June 8, 2002
Doubts on Economic Index Create Doubts on Recovery
onsumer confidence has been a mainstay of economic forecasting for more than 25 years. Alan Greenspan invokes it as a source of strength for the struggling economy. Wall Street traders buy or sell on each squiggle in the consumer confidence indexes. Politicians, economists, corporate executives, journalists all count on it to make the recovery work.
But now a growing number of researchers and economists say that consumer confidence may be a phantom concept, an attempt to quantify a state of mind that does not exist. The much-watched indexes may not capture mood swings that lead to more or less spending, they argue, but only such down-to-earth concerns as how much the next pay check will be and whether it will still be arriving six months from now.
"The fact is there is just sheer randomness in consumer spending," said Sydney Ludvigson, a New York University economist and the co-author of one of the critical studies. "No index or statistic is the silver bullet that anticipates consumption."
For those hoping for a quick economic recovery, that is disconcerting. The nation's two main consumer confidence indexes have been rising lately, encouraging many on Wall Street and in Washington to believe that optimistic consumers will revive the economy, even though actual consumer spending has been wavering. The surveys on which these indexes are based ask questions that are supposed to capture willingness to spend. In a nation that runs on consumer spending, that is a claim that has elevated the indexes to the reputation of major tools in forecasting the rise and fall of the economy.
Richard T. Curtin, the director of the University of Michigan's Survey of Consumer Sentiment, the granddaddy of the nation's two established monthly consumer confidence indexes, maintains that his index "foretells swings in the economy." Still, even he conceded that "if you want to really predict consumption, you would be better off using the details in the survey rather than the overall measure."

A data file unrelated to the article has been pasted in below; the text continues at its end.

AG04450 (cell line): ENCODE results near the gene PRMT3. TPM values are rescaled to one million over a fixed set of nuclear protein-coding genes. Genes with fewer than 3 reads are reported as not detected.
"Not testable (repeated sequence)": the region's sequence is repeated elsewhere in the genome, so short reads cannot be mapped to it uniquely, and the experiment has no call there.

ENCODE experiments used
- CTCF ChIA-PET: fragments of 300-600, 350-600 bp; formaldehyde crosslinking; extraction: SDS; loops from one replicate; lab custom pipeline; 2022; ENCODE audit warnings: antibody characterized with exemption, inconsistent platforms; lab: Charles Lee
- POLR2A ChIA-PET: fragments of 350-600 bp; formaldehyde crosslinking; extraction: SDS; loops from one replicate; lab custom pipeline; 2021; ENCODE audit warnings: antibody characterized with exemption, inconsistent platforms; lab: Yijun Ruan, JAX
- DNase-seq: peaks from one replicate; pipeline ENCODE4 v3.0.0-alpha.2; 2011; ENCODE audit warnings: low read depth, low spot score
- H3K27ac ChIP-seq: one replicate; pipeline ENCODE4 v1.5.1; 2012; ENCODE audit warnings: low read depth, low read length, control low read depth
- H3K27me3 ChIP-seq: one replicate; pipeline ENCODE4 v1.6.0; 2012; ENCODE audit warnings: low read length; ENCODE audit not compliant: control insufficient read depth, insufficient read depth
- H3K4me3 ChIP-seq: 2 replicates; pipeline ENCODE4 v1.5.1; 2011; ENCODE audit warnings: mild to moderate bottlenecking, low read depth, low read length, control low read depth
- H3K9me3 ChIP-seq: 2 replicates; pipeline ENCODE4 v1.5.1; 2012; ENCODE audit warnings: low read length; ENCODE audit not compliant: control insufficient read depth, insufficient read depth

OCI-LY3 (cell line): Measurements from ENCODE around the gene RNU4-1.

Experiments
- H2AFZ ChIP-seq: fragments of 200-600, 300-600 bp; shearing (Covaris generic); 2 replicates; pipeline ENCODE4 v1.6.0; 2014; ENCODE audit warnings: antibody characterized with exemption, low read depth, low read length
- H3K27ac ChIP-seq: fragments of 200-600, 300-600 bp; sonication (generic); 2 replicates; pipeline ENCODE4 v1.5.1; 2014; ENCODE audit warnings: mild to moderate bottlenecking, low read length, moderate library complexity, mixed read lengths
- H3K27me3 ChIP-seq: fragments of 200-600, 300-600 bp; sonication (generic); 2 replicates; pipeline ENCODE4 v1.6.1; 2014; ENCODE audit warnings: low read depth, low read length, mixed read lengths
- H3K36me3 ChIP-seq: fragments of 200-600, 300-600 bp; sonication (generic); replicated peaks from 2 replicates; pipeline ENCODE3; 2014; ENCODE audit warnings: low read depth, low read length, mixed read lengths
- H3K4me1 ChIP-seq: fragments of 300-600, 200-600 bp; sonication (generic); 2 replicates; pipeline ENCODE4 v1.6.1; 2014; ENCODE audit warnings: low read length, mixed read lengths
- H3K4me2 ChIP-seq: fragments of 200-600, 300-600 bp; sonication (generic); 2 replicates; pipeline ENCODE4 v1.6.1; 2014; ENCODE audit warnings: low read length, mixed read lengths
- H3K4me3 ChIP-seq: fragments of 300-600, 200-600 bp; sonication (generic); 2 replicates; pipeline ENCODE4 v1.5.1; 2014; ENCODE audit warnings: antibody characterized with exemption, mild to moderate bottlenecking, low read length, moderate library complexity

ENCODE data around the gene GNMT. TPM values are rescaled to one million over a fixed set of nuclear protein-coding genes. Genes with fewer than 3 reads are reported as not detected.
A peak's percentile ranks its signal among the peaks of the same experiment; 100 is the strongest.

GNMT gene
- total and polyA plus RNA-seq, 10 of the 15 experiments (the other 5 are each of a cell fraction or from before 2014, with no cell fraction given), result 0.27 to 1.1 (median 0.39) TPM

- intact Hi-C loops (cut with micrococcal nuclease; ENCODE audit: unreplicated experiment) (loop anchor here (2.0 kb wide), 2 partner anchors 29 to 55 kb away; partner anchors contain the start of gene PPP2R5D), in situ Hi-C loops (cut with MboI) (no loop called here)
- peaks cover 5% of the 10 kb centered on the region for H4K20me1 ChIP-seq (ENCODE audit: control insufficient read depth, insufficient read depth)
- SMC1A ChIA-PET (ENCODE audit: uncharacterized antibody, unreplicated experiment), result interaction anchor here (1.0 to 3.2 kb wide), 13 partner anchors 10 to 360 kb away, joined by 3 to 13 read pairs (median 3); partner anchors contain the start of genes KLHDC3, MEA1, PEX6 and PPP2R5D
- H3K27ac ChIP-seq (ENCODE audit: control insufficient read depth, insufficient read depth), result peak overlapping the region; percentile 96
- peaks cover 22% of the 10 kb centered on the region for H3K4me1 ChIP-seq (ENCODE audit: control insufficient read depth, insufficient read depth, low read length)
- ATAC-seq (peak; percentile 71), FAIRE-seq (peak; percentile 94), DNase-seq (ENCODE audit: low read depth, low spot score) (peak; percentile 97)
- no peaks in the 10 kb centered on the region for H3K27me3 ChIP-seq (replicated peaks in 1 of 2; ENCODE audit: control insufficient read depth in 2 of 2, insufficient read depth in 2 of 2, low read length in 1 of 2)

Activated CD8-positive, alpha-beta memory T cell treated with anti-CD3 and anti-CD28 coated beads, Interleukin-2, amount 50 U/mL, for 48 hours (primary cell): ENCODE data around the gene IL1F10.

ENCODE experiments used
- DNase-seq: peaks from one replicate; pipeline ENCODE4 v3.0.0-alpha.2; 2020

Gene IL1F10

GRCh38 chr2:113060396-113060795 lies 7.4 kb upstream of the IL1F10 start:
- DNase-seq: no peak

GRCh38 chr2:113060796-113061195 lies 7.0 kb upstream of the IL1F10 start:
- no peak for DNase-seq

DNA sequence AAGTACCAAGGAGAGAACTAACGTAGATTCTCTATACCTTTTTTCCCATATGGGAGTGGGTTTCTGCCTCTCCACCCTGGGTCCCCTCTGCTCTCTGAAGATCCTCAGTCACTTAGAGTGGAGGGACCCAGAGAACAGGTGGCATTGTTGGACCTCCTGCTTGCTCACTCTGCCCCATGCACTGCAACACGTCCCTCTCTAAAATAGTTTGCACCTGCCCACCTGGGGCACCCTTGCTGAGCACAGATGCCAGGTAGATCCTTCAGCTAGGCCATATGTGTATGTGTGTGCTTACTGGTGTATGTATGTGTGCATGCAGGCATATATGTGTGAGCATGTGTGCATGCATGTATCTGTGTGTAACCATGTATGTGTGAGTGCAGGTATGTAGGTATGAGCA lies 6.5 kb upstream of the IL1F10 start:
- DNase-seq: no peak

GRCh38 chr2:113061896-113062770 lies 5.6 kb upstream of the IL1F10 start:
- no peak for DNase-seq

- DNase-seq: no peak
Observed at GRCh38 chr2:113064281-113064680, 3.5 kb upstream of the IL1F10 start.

There is more information, Mr. Curtin said, in the answers from a cross section of the population to individual survey questions about income, unemployment, interest rates, inflation and plans to buy cars, homes, appliances and the like.
Complicating matters, American spending patterns are much more varied now than they were in the early years after World War II, when the first consumer confidence index was born at Michigan. That early index assumed the existence of a typical, average consumer, one whose mood and propensity to spend could be fathomed in a survey. That typical consumer was more likely to have existed in the 40's than today, Mr. Curtin said. "People were more focused on their jobs and wages."
Today all sorts of other factors figure into spending and interfere with consumer confidence as a national concept. Some people base their spending decisions on their wages, while others are governed by job security or the value of their stock portfolios and homes, or interest rate fluctuations, or their willingness to accumulate debt, particularly through credit cards, which did not exist in the 1940's.
And there is income inequality, which has increased since the 1970's and has affected the consumer confidence surveys, says Nicholas S. Souleles, an economist at the Wharton School of Business. Analyzing the Michigan survey data over 20 years, he found that low-income households constantly and optimistically overestimated their future incomes, while upper-income people swung from optimism in expansions to pessimism in downturns.
"You really have to look at individual households," Mr. Souleles said, "and not at some representative, average consumer. That no longer works."